The NZ WINE ūüćᬆ¬†Route

October 18, 2017

Wednesday 11th October 

After a 1 1/2 drive over the mountains to Napier, Jake, who sadly suffers with motion sickness was particularly pleased to arrive. We blew the cobwebs away and he started to feel better straight away as we parked right on the beach with a front line view of the ocean. Freedom camping again and it has given us the best views so far!

 

 

We played 'It' along the beach  to Napier, which always means the children cover more ground without realising it. The town was ruined in 1930 by an earthquake and rebuilt completely in 1931. It is now the most complete Art Deco town in the Southern Hemisphere. We had dinner in a lovely iconic 1930's building and waddled back to our RV with full bellies once more. 
 

 

 

We awoke the next morning to this amazing view. We found out afterwards that this is the best freedom camping spot in NZ and it certainly was for us. 

 


We walked up the beach to a playground and lovely 1950's airstream serving great coffee and I wandered into Napier to see the buildings and visit the tourist information building. They really are extremely helpful wherever you stop. 

 


We packed up the van after another chase down the beach and carried on to Mission vineyard and Te Awa where we had lunch. The 'cellar door' sampling is excellent as you get to sample 5-6 or their signature bottles. 

 

 

 


We came back into Hastings where we checked in to another Top10 campsite for a swim and showers, use of a BBQ, wifi and to replenish water (and dump the contents of the loo!).

Friday 13th October
A local leaflet had information on a tour of a Tannery (where they process sheepskins into rugs, boots and merino wool into clothes) and NZ having 12 sheep for every person meant we felt we should visit.  It was very interesting but Sophia hadn't realised the meaning of 'sheepskin' before and was a bit sad to learn that the sheep had to die for these products. Being the happy positive soul she is, when we explained the sheep was giving us meat as well, she has just said Thankyou to whichever animal she has eaten since! 


Our next stop was the Atakari honey shop, for an education in bees, hives and honey making. New Zealanders are the worlds largest consumer of honey and we got to try a large variety of the honey they produce here. It was a great educational stop and we learnt that a worker bee only lives for 45 days (the Queen can live for 8 years) and will only make 4 teaspoons of honey in its lifetime. So Sophia has also said Thankyou to the bees when she's had honey as well! 

 


After all that sweet stuff, we went on to climb Te mata Peak for a magnificent 360 degree view of the area. As usual we were puffing to keep up with Sophia who charged on ahead most of the way.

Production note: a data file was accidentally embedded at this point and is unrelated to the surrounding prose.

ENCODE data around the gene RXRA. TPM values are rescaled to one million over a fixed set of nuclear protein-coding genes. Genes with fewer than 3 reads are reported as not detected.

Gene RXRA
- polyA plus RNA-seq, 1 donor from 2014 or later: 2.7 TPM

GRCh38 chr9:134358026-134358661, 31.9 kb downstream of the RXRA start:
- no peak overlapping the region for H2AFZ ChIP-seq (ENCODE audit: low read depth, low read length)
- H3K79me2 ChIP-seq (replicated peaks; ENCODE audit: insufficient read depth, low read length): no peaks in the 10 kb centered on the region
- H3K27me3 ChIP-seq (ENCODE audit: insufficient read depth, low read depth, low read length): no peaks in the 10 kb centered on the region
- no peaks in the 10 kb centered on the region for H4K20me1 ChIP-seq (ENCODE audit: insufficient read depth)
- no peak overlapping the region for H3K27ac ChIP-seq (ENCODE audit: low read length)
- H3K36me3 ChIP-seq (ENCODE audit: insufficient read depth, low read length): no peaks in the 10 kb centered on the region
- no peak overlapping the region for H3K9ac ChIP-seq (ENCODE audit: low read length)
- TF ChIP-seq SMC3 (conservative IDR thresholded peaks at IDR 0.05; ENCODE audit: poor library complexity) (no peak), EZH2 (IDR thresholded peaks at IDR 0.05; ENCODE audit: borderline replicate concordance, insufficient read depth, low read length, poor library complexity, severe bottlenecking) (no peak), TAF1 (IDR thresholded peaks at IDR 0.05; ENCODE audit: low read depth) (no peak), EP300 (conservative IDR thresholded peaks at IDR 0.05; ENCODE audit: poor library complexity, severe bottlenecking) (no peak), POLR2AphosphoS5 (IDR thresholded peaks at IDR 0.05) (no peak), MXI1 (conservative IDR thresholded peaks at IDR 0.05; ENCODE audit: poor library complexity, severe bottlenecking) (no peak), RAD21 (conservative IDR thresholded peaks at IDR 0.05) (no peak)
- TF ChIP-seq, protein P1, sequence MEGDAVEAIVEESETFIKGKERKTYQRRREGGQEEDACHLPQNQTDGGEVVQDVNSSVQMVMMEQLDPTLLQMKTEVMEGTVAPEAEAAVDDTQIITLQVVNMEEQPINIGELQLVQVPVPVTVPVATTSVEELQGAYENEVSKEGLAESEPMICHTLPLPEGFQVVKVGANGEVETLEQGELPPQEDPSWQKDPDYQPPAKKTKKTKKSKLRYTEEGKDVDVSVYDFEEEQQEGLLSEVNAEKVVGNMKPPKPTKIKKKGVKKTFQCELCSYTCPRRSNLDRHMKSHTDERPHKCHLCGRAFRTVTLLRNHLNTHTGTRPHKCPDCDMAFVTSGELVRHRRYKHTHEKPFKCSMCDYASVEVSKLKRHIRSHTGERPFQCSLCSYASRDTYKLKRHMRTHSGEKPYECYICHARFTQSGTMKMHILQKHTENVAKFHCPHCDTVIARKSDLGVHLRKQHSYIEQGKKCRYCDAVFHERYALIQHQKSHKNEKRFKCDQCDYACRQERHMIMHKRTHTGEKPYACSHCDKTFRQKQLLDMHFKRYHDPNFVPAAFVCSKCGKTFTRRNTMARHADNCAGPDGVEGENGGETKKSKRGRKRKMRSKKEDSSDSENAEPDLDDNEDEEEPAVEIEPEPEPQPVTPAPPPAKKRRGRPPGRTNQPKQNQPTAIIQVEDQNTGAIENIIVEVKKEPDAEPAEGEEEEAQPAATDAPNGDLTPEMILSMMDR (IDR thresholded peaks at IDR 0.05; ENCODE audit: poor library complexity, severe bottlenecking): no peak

The boys decided it was a 'tops off' kind of climb. Like peas in a pod...

 

 

Black barn vineyard was at the base, so we stopped in there for another cellar door and lunch (it's THE vineyard to be seen in don't you know!)

 

On the way out of Hastings we went past Craggy peak, which is my good friend Libby's favourite, so it would have been rude not to visit their¬†cellar door as well. The children stayed in the van playing Minecraft - great parenting ūüė¨. They did have an awesome full-bodied red called Sophia that was bottled right there, but at $115 a bottle we stuck to the Sauvignon to take with us.¬†

 

 

The Te Mata Peak forms the backdrop to the Craggy Peak Winery and is the exact shape of the top of every label. 

 

 

Dave and I are delighted we can now taste 'black pepper notes' in Syrah which is the areas most popular red. I class us as experts for that!

 

After this busy day, we needed to cover some miles to get to Wellington by Sunday, so stopped overnight in Ekatahura, and a  council run camp tht only cost $16!  With a clean kitchen, hot showers plus free laundry it was our best campsite bargain!

Saturday 14th October 
Onwards to mount Bruce bird sanctuary where we saw New Zealands only white kiwi plus parrots, eels and a Ka-ko-ka which made that exact noise! There was also a beautiful bush walk, New Zealand Redwoods (which we of course had to hug) and two tuaturas, amazing lizard like creatures that have been around since the dinosaurs. They are pretty useless - their only defence is to play 'dead' so they only survive in the wild on islands off New Zealand where they have no predators! 

 

 

Then the Woolshed, a museum about sheep and shearing (the world sheep shearing championships were held here in 2012!) which was interesting in Masterton, a pretty town with a brilliant park the kids enjoyed. 

 

 

Then on through Greytown (which looked quite well-heeled) and on to Martinborough for a Top10 which was exceptional - views over fields and lovely clean and new facilities. We walked into town for beer tasting this time and some supplies for dinner at the campsite. 

Phew. A busy week indeed! 


 

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We are a family of 4 who are travelling around the world to broaden our horizons, experience new places and visit family and friends.

 

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